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One thing I love about information security is its beautiful complexity, a complexity that calls upon multiple disciplines and requires both technical skills and creativity to solve real-world problems. Regardless of whether the goal is compliance, intrusion detection, vulnerability analysis, log management, or forensics, the meat of IT security is and always will be about the data. Data collection is the science, abstracting and visualizing this data into usable information and actionable intelligence is the art.

One great example is the security visualization work being done by security researcher Aldo Cortesi who has built several impressive visualizations to analyze large complex data sets and display them in way that allows us to see patterns that we would not have seen. In one study he created “entropy visualizations” whereby he took samples of malware and created images from them using colors to show the levels of entropy in the files. Entropy is an indicator encryption, compression and/or obfuscation by the malware author showing the level of effort the author went to make the malware difficult to detect or reverse.  Those files we see that visually have higher degrees of entropy we could judge are then more sophisticated.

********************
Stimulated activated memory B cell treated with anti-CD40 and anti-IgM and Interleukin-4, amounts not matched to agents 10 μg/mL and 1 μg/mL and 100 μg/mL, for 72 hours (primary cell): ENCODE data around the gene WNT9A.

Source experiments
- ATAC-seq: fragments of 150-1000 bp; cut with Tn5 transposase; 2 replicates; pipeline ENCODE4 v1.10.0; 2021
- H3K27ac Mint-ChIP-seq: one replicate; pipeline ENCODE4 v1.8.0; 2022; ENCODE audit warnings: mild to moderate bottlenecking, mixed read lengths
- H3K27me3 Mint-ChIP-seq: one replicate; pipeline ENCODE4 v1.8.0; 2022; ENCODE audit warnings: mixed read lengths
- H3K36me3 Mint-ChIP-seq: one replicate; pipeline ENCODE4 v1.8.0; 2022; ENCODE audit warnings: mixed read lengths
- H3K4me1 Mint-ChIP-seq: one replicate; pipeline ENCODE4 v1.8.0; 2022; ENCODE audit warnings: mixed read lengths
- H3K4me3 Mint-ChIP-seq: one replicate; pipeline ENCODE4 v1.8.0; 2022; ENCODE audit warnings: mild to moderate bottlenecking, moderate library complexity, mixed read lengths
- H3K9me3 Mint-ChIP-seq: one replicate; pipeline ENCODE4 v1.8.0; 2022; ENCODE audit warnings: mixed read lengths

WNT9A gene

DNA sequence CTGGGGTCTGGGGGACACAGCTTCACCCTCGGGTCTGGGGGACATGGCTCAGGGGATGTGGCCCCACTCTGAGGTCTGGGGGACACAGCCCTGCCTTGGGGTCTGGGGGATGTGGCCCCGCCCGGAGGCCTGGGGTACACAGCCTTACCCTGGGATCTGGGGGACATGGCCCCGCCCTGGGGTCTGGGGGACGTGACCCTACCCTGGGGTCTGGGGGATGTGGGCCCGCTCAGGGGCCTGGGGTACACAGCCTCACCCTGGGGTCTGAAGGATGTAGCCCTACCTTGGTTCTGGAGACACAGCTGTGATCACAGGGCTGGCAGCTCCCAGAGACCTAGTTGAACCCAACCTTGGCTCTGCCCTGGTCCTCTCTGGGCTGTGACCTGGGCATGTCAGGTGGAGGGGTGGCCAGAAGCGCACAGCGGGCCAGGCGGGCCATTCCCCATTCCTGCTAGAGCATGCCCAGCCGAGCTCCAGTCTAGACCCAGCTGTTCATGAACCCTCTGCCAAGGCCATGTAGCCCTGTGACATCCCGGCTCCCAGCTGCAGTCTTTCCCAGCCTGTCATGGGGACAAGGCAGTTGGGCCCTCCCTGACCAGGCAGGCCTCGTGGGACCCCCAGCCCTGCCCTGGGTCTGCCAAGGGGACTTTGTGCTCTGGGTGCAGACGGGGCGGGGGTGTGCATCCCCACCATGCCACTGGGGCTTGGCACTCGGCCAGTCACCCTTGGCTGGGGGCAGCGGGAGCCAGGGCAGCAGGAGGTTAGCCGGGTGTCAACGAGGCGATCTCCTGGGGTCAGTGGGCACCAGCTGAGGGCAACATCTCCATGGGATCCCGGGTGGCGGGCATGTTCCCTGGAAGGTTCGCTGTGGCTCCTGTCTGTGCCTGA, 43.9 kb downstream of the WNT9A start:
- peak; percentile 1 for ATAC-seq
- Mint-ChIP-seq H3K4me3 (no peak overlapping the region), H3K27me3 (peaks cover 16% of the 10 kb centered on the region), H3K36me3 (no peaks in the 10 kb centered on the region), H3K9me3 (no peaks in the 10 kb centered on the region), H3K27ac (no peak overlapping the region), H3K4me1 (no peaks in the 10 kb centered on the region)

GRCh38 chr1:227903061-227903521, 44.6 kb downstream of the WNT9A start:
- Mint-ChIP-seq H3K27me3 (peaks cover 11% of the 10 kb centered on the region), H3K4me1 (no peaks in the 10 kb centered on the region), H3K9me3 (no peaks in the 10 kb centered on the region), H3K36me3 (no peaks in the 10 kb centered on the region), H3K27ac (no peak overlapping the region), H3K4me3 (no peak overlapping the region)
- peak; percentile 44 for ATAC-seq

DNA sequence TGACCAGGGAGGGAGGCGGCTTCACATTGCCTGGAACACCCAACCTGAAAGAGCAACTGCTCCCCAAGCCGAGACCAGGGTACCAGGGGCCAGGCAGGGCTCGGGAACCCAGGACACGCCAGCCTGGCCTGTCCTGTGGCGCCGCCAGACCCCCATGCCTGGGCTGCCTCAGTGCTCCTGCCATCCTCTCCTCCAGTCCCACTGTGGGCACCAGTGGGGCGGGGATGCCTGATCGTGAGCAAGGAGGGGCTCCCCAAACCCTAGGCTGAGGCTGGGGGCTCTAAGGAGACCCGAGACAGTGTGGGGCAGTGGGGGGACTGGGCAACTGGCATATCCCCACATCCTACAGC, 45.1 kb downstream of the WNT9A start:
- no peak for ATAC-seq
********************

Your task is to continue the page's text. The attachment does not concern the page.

(Images used by permission from Aldo Cortesi)

Color in this case is used to show the level of entropy ranging from blue to hot pink which is maximum entropy. Mousing over and clicking a square shows additional information via character class visualizations using the Hilbert curve showing additional information regarding the structure of the file. What is interesting about Cortesi’s work is that it abstracts a large chunk of raw complex data and transforms it into a substantial meaning using a minimal amount of pixels.